Duke of Belluno
|Born||7 December 1764|
|Died||1 March 1841 76) (aged|
Père Lachaise Cemetery, Paris, France
|Rank||Marshal of the Empire|
|Battles/wars||French Revolutionary Wars, Napoleonic Wars|
|Awards||Marshal of the Empire|
Duke of Belluno
Grand Cross of the Legion of Honour
Named on the Arc de Triomphe
Claude Victor-Perrin, 1st Duke of Belluno (7 December 1764 – 1 March 1841) was a French soldier and military commander during the French Revolutionary and Napoleonic Wars. He was made a Marshal of the Empire in 1807 by Napoleon.
He was born at Lamarche in the Vosges in 1764,son of Charles Perrin and wife Marie Anne Floriot, paternal grandson of Charles Perrin and wife Gabrielle Guerin, born in 1696, and great-grandson of Pierre Perrin and wife Anne Louvière. At the age of 17 he enlisted in the artillery regiment in Grenoble as a private soldier, and after ten years' service he applied for and received his discharge because of his disgust at the manners revolutionary army and settled at Valence. Soon afterwards he joined the local volunteers, and distinguishing himself in the war on the Alpine frontier, in less than a year he had risen to the command of a battalion. In Drôme, Valence, on 16 May 1791 he married Jeanne Josephine Muguet, by whom he had issue which was extinct in the male line by 1917.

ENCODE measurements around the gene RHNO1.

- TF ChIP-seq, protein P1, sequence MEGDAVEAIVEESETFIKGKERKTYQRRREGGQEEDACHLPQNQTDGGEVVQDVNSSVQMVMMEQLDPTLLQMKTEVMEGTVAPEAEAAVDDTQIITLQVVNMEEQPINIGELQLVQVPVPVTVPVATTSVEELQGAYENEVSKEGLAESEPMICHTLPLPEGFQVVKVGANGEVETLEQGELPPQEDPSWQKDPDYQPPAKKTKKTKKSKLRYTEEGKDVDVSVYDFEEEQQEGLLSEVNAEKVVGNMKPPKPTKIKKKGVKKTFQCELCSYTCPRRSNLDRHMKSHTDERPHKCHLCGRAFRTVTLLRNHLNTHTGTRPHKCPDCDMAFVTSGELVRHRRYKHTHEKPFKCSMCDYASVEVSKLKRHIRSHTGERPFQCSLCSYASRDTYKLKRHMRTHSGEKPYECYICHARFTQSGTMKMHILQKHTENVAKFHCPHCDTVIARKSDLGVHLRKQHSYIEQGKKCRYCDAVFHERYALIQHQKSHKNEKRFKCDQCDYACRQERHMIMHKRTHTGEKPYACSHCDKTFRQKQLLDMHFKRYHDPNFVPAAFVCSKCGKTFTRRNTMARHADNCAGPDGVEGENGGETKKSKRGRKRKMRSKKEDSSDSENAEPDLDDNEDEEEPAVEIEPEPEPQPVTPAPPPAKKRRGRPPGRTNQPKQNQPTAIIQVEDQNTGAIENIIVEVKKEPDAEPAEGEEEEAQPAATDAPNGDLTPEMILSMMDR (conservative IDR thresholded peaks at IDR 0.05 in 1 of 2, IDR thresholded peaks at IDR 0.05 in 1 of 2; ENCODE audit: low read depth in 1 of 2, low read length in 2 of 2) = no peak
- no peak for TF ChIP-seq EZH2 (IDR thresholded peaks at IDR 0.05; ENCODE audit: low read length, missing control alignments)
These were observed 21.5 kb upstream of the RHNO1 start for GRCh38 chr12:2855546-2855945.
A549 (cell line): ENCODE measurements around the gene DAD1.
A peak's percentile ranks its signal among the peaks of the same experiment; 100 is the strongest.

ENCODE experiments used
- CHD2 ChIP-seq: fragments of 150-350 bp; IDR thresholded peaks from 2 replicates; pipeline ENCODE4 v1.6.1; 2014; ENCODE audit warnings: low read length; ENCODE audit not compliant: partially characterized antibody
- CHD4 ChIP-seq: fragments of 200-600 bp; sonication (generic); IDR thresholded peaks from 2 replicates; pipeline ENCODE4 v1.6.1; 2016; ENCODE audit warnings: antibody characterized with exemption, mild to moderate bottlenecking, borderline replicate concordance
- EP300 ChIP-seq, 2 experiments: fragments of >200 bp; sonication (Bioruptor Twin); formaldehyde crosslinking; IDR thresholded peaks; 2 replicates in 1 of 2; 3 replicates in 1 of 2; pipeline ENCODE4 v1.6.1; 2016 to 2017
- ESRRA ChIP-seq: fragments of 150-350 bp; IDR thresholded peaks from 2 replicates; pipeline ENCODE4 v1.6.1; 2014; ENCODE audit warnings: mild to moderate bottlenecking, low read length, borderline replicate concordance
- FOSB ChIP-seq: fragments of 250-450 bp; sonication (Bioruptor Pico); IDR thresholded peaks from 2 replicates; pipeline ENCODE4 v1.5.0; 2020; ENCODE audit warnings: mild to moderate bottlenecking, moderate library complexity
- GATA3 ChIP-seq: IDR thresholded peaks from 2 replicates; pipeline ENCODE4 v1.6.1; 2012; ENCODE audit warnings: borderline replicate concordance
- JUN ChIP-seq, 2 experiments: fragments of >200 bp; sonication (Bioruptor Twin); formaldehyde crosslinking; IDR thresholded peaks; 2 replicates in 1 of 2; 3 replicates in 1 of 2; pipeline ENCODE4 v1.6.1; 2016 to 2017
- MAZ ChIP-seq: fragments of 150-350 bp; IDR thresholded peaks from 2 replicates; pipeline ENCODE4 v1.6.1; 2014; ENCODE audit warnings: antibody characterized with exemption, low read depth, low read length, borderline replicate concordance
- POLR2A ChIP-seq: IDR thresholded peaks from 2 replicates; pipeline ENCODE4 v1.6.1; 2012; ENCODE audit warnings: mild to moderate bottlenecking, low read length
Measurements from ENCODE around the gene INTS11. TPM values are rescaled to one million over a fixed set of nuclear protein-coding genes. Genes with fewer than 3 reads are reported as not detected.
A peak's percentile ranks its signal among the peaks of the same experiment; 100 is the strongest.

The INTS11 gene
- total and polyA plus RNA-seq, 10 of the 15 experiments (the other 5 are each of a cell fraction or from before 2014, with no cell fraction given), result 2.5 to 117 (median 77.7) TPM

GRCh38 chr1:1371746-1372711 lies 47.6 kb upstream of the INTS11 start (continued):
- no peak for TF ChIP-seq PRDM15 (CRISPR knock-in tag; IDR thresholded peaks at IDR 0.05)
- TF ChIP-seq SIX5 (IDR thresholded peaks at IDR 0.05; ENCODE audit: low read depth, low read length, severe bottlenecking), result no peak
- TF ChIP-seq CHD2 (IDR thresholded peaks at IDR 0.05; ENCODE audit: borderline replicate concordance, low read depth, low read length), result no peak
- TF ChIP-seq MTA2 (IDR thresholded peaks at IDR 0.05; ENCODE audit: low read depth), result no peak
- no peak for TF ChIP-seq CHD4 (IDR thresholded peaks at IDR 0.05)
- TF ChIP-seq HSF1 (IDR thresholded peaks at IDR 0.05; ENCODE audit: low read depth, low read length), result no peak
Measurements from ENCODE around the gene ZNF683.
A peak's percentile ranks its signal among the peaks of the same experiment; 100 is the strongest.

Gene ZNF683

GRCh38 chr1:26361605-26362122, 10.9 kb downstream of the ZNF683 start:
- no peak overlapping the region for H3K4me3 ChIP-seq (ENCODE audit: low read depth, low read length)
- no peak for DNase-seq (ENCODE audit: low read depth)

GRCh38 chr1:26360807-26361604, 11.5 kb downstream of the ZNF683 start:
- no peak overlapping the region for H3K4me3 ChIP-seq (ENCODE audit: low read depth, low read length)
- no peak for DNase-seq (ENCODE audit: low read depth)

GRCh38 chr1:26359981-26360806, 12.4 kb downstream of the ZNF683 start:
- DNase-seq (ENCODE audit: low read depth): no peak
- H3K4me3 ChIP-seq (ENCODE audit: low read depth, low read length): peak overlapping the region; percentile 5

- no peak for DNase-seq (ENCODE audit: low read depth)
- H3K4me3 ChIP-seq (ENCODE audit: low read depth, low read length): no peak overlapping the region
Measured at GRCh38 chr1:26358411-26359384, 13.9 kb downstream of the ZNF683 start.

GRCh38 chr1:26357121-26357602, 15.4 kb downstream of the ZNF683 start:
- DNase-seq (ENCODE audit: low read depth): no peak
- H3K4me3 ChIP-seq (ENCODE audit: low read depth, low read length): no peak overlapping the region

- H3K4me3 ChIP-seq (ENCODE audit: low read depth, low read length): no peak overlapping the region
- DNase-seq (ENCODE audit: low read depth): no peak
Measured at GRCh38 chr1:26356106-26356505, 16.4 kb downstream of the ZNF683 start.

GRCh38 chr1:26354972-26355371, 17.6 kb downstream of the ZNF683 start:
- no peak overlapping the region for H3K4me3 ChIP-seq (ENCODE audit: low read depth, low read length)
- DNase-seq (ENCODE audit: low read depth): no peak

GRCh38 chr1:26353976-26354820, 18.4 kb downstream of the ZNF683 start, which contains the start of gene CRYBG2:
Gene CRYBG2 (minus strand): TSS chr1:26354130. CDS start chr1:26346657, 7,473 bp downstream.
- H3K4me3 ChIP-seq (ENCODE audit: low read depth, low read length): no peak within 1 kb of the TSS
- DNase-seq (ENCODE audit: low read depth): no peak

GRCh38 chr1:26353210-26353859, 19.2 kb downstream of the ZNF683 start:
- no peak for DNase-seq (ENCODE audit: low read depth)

For his bravery at the siege of Toulon in 1793 he was raised to the rank of général de brigade. He afterwards served for some time with the army of the Eastern Pyrenees, and in the Italian campaign of 1796–1799 he so acquitted himself at Mondovì, Rovereto and Mantua that he was promoted to be general of the division.